An anti-hate campaigner has slammed the mayor and police of a small Quebec village after they told him he couldn’t remove swastikas from a park, because they are part of the local history.
Corey Fleischer, the founder of Erase Hate, goes around Montreal and the surrounding areas removing hateful graffiti.
Fleischer was called to the small town Pointes-des-Cascades by a concerned citizen who wanted to paint over the Nazi symbols on an anchor that dates back to the Second World War.
The founder of a local anti-hate group was barred from removing two swastikas from a park in a small town in Quebec, Canada
Police arrived and stopped Fleischer from covering them up (pictured)
The open-air museum in the small town features dozens of historical anchors, including one with a swastikas engraved on it.
‘I decided to remove the paint around the swastika that the city had painted on this ancient World War Two anchor,’ Fleischer told CTV Montreal. ‘To have such a sign of hate in a public space is completely unacceptable.’
The local mayor, Gilles Santerre, spotted Fleischer and called the Quebec provincial police, saying the swastikas were part of local history and could not be removed.
Police then arrived and stopped Fleischer from covering them up.
There is a small plaque below the anchor but it does not give a lot of historical context.
It identifies it as a ‘souvenir of Nazism’ and says it was used in Europe at the end of War, probably on a merchant boat, and found in 1980, and therefore is not a Nazi relic.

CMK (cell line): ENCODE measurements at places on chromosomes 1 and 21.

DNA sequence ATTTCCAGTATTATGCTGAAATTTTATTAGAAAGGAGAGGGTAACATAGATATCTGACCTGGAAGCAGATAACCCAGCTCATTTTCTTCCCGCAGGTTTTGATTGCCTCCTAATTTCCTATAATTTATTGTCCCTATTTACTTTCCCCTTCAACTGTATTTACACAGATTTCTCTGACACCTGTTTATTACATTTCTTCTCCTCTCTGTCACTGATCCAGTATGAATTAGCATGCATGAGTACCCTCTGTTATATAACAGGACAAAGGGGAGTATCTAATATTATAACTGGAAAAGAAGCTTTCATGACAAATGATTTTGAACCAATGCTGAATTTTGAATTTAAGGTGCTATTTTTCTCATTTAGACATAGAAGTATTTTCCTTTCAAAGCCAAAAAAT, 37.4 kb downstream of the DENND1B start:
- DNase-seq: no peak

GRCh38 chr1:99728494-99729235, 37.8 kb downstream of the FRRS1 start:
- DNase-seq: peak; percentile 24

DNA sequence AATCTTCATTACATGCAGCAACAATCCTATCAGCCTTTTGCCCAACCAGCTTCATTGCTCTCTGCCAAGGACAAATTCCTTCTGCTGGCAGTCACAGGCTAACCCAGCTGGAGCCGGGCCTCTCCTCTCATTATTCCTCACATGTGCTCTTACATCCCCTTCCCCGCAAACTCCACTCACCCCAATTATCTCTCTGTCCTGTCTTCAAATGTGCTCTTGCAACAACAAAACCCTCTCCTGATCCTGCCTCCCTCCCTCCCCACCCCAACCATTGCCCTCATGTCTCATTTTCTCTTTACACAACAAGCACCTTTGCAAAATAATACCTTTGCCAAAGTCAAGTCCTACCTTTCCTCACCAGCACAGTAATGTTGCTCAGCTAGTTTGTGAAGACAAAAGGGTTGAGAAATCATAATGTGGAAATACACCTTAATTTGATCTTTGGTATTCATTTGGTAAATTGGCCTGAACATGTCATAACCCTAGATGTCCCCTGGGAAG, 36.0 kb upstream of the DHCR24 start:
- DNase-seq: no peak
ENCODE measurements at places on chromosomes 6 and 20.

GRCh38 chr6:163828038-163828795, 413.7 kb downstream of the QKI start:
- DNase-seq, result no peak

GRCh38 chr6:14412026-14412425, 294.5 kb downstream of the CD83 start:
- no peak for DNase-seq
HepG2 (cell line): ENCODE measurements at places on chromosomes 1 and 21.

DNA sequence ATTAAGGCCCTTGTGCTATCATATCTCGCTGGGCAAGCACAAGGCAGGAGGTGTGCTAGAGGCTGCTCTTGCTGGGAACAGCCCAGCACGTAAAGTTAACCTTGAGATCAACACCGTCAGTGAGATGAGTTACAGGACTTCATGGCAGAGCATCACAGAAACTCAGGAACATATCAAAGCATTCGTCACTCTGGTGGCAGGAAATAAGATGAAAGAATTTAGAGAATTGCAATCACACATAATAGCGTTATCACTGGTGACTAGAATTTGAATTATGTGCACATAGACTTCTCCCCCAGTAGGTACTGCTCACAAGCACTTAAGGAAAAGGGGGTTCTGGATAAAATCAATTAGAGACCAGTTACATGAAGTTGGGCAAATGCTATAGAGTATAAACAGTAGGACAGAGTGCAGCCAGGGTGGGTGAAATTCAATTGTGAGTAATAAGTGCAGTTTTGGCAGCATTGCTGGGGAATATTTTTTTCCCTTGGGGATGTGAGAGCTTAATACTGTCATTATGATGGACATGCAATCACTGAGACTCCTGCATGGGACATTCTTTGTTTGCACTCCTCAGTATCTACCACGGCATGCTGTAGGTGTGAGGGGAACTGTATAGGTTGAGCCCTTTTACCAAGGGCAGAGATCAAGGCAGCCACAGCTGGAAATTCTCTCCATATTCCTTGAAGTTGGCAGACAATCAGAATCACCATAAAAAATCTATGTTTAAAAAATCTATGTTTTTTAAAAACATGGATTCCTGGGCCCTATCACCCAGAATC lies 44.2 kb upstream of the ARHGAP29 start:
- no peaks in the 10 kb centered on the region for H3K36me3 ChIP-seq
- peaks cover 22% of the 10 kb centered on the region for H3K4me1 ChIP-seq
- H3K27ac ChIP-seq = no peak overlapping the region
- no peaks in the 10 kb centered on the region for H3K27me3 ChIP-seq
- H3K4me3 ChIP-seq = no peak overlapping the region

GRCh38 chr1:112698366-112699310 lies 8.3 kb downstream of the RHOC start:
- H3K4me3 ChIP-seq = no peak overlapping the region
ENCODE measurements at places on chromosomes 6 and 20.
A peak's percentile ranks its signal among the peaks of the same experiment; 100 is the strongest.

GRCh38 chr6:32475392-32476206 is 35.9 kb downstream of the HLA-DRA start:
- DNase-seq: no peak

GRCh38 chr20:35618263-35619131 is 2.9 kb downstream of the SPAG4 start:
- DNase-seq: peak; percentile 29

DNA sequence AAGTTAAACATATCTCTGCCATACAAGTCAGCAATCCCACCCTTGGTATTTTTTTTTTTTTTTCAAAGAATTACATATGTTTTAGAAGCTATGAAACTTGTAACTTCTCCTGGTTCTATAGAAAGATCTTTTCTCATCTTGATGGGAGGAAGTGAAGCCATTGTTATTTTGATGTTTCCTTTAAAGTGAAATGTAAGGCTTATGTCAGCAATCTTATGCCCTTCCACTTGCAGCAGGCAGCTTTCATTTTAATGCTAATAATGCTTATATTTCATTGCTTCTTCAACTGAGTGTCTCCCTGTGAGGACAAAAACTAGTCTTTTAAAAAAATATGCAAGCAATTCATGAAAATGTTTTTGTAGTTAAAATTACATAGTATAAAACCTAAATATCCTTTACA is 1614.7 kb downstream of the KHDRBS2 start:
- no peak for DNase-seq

Corey Fleischer, who goes around Montreal and the surrounding areas removing hateful graffiti, is pictured in the park with police
The mayor of Pointe-des-Cascades, Gilles Santerre, said that the symbol predates Nazism and is part of local history
The local mayor, Gilles Santerre (right), spotted Fleischer (left) and called the Quebec provincial police
‘The village of Pointe-des-Cascades does not endorse Nazism,’ said Mayor Gilles Santerre in a statement online.
‘Our village has a beautiful community and family spirit, and creates events that bring people together.’
The mayor also argued that before 1920 the swastika was a peaceful symbol.
Fleischer countered when he said: ‘There is zero place for any swastikas in any public parks, right across the world.
‘It is no longer a sign of peace. It is no longer a sign of joy.’
The village has about 1,500 people and is located about 50 miles from Montreal.
A plaque underneath the anchor describes it as a ‘souvenir of Nazism’ and says it was used in Europe at the end of War, probably on a merchant boat, and found in 1980